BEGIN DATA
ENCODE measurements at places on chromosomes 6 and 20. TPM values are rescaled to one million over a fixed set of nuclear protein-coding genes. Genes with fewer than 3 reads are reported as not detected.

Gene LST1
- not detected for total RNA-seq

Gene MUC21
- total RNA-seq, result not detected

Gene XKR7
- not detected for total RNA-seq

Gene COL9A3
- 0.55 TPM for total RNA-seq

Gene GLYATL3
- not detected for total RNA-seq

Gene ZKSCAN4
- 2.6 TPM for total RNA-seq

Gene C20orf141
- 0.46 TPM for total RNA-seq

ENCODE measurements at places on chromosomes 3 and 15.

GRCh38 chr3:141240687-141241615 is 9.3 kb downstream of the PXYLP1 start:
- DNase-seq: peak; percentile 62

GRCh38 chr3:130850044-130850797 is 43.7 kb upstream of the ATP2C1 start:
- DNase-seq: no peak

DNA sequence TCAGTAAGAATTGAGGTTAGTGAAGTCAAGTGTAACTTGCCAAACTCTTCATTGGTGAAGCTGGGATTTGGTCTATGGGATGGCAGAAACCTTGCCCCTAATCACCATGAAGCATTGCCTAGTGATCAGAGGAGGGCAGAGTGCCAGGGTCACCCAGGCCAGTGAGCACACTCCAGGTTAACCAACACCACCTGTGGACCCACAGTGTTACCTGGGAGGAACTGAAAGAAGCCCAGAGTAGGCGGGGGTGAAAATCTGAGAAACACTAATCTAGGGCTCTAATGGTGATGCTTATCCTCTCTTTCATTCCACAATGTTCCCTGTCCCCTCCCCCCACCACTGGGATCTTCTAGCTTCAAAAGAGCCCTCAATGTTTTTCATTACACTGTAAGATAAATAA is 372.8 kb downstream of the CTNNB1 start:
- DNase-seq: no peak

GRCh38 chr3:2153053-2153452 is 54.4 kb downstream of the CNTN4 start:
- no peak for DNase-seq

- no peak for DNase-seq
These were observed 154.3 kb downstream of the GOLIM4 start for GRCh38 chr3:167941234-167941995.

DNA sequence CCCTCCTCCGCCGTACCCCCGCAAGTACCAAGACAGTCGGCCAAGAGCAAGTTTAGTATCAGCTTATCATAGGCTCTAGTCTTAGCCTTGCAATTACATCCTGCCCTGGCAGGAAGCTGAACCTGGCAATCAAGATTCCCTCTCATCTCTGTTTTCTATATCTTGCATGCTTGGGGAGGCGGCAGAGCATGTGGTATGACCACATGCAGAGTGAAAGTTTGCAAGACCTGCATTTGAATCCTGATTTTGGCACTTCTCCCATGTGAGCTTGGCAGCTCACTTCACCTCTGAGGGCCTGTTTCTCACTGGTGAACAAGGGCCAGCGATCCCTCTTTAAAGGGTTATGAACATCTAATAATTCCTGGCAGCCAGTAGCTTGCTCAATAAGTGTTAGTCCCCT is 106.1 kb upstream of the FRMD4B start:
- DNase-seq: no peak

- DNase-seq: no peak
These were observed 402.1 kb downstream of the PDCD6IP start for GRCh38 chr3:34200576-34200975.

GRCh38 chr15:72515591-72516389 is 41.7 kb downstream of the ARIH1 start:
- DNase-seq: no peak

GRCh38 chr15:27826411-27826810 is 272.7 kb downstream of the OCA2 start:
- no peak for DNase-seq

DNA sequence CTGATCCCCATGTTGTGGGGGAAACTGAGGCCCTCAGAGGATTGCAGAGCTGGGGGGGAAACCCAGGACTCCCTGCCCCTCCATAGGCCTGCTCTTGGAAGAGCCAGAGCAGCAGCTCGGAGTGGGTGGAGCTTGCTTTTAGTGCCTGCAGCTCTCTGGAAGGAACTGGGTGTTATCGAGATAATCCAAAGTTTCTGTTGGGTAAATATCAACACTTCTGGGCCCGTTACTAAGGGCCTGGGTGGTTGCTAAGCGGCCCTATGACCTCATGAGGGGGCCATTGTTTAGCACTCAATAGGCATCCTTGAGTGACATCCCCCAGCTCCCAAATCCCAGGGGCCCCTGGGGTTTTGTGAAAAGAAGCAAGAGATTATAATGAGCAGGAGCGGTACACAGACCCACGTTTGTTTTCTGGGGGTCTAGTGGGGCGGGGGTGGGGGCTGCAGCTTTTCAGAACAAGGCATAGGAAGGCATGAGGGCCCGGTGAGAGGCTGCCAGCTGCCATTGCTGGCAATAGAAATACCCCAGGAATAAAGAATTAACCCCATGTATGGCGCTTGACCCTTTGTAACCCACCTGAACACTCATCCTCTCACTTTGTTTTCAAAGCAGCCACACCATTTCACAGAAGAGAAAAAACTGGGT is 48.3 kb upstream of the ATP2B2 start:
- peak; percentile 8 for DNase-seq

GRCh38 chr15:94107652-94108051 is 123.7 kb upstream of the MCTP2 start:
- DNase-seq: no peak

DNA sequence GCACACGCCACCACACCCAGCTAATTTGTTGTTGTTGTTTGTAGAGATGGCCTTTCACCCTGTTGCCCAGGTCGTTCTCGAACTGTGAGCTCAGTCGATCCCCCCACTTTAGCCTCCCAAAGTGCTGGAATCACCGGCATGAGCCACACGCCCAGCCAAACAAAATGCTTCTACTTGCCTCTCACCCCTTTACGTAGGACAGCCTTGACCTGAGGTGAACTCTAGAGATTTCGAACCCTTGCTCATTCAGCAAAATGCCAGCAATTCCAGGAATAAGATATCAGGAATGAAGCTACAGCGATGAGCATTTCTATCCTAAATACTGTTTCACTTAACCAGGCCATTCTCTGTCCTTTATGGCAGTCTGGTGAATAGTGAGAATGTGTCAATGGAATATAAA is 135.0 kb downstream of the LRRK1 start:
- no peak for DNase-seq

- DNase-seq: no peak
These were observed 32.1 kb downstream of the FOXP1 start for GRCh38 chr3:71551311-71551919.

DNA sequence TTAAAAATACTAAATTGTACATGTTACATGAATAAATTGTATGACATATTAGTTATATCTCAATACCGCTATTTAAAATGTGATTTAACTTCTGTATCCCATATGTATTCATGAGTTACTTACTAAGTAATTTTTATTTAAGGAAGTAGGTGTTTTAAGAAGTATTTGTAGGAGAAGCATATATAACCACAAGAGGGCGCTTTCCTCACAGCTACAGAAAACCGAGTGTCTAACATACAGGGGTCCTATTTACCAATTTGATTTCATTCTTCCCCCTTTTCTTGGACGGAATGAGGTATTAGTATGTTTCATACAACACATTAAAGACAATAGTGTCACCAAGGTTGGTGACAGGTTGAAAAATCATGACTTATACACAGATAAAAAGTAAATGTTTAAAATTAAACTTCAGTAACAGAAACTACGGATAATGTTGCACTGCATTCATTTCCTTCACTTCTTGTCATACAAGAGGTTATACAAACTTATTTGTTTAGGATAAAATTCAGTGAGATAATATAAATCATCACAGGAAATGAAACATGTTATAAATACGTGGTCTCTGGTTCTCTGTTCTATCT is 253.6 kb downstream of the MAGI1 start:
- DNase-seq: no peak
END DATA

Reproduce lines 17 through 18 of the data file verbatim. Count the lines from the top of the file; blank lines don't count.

GRCh38 chr3:141240687-141241615 is 9.3 kb downstream of the PXYLP1 start:
- DNase-seq: peak; percentile 62